Bilingualism vs. Monolingualism | TESL Issues



Bilinguals, like monolinguals, demonstrate left hemisphere dominance for language knowledge.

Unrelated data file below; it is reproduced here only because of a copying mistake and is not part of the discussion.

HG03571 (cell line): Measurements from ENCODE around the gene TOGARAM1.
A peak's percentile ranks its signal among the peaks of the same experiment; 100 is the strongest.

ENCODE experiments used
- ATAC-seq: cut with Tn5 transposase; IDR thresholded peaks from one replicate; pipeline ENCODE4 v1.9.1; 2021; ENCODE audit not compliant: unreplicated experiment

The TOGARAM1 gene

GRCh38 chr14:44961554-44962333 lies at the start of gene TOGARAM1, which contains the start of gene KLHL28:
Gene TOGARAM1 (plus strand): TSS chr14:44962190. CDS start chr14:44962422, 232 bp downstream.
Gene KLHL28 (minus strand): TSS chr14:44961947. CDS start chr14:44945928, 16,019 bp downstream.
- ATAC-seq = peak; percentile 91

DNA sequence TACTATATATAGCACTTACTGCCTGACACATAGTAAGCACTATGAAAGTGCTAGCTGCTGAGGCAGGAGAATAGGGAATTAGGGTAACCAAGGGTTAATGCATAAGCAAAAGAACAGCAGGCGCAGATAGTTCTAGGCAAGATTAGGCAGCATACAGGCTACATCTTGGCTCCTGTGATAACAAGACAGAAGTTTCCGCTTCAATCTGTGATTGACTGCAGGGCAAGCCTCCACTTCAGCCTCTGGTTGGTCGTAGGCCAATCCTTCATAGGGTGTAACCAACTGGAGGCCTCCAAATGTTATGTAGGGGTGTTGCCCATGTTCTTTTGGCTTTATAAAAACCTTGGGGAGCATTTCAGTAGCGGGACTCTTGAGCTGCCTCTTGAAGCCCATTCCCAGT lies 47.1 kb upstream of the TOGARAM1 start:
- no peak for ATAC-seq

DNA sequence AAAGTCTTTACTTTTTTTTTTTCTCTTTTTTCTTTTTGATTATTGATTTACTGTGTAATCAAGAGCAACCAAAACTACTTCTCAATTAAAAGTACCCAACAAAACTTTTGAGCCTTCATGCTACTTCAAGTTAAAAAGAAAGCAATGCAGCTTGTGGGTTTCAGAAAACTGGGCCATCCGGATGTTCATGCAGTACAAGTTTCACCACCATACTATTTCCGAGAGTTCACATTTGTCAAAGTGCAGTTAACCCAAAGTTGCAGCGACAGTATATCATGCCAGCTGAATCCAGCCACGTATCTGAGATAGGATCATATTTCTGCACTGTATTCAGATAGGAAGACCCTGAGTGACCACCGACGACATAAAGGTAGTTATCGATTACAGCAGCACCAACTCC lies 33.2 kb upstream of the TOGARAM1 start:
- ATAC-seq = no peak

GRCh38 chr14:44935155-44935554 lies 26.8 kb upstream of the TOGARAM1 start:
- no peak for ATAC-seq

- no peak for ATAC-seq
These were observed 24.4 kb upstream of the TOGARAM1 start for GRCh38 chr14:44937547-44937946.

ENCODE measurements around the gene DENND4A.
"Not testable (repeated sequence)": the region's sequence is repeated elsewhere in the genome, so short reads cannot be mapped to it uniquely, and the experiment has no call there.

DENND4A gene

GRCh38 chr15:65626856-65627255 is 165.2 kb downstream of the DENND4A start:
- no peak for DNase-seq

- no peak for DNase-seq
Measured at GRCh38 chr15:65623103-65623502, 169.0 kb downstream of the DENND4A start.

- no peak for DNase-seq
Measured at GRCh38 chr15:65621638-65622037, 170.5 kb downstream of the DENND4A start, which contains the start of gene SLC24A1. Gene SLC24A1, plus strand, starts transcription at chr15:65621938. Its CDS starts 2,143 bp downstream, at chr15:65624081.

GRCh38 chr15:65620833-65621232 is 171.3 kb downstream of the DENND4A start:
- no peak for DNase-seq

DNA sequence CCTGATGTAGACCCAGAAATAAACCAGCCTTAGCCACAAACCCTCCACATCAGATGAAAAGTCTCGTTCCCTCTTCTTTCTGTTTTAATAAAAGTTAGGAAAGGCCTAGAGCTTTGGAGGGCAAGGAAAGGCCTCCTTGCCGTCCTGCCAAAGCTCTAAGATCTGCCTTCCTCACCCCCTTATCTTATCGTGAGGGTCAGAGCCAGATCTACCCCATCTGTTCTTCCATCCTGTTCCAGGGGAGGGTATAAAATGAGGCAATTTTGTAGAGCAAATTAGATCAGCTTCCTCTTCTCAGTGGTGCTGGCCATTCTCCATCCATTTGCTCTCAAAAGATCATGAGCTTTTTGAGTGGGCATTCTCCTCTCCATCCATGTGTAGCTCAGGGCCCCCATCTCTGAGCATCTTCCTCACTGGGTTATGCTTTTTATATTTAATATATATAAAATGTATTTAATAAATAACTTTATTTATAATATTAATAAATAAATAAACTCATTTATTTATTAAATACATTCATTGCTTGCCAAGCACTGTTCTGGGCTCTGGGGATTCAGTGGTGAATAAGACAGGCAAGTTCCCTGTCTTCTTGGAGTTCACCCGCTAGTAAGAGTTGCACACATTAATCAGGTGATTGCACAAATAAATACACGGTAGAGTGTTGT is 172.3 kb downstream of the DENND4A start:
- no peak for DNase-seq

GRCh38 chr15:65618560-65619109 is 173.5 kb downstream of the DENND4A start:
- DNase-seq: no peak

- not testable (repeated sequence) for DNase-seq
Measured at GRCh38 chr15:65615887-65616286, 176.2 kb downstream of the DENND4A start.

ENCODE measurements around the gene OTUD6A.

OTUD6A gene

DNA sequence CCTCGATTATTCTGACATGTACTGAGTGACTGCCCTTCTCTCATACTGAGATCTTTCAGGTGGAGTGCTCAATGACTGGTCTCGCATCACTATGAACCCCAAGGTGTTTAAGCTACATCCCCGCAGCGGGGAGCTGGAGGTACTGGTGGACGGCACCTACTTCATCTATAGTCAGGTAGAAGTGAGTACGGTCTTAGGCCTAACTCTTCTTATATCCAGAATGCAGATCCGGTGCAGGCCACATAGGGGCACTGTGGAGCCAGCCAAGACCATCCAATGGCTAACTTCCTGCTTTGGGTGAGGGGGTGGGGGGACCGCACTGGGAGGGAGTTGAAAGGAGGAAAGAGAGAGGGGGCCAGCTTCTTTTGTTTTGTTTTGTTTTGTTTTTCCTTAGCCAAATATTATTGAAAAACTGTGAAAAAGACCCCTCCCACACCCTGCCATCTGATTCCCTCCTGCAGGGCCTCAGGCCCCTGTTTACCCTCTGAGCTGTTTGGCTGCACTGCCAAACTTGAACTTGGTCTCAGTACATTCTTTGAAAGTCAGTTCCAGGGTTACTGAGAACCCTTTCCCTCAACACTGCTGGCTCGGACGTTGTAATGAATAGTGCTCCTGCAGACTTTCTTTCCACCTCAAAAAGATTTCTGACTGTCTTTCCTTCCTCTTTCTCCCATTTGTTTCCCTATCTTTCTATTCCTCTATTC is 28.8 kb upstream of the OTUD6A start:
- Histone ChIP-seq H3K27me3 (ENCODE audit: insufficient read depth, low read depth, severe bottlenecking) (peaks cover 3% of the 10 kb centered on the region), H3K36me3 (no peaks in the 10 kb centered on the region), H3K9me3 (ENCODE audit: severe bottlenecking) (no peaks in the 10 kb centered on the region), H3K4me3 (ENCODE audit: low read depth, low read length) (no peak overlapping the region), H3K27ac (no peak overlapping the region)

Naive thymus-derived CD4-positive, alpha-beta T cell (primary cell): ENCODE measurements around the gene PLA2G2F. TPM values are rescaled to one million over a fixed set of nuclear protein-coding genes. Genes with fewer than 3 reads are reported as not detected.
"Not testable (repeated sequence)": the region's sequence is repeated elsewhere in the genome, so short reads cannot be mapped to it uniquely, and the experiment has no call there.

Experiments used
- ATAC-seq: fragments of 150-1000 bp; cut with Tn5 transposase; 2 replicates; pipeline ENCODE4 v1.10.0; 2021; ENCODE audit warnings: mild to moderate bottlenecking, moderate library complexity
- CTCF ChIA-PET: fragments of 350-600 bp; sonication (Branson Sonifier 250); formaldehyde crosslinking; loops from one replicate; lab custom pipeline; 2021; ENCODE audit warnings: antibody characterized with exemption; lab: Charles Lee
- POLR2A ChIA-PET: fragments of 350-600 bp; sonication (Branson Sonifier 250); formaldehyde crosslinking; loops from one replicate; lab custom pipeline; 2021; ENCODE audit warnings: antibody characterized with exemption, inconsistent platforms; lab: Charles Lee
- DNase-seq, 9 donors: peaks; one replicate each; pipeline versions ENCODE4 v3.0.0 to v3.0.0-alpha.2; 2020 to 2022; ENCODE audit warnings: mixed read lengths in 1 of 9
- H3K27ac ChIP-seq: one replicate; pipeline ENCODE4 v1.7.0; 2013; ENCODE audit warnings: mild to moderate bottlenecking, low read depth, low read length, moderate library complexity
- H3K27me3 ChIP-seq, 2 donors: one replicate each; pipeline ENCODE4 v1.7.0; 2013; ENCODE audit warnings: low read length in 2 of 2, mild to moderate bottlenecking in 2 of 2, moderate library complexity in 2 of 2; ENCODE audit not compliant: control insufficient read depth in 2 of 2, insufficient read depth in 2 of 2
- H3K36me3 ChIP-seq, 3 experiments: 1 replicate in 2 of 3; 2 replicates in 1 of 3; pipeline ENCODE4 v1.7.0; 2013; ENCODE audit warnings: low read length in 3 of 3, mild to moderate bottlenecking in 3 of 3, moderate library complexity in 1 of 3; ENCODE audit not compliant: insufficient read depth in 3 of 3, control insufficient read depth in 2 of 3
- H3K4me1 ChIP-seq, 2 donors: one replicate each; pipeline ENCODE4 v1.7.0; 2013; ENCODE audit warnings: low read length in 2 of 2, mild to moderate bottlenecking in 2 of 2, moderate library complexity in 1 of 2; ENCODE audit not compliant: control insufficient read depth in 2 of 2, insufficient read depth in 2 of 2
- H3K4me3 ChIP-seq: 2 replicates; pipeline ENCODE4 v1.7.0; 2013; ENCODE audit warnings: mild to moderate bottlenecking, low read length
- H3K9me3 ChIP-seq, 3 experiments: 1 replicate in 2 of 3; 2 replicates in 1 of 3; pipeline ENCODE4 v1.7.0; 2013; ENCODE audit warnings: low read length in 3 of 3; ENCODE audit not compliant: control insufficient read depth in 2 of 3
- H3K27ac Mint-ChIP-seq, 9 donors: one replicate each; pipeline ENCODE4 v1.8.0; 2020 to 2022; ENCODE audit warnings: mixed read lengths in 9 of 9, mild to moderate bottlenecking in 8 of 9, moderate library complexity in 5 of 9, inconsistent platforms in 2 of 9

The early work on hemispheric differentiation in bilinguals (Albert & Obler, 1978) suggested that L1 and L2 learning drew on different mechanisms. Studies of aphasia indicated that bilinguals were less hemisphere dominant than monolinguals. Albert and Obler claimed that language is organised in the brain of the bilingual in a manner different from that which might have been predicted by studies of cerebral organisation for language monolinguals. Studies of monolinguals have indicated that the left hemisphere is dominant for language in most individuals. Studies on bilinguals demonstrate not only the left hemispheric role in language but also a major right hemispheric contribution. Galloway (1980) also noted differences in the aphasias of monolinguals and bilinguals. She found that 98 percent of aphasias in monolinguals were due to left-hemisphere lesions and only 2 percent to right-hemisphere lesions, while for bilinguals the ratio was 85 percent and 15 percent.

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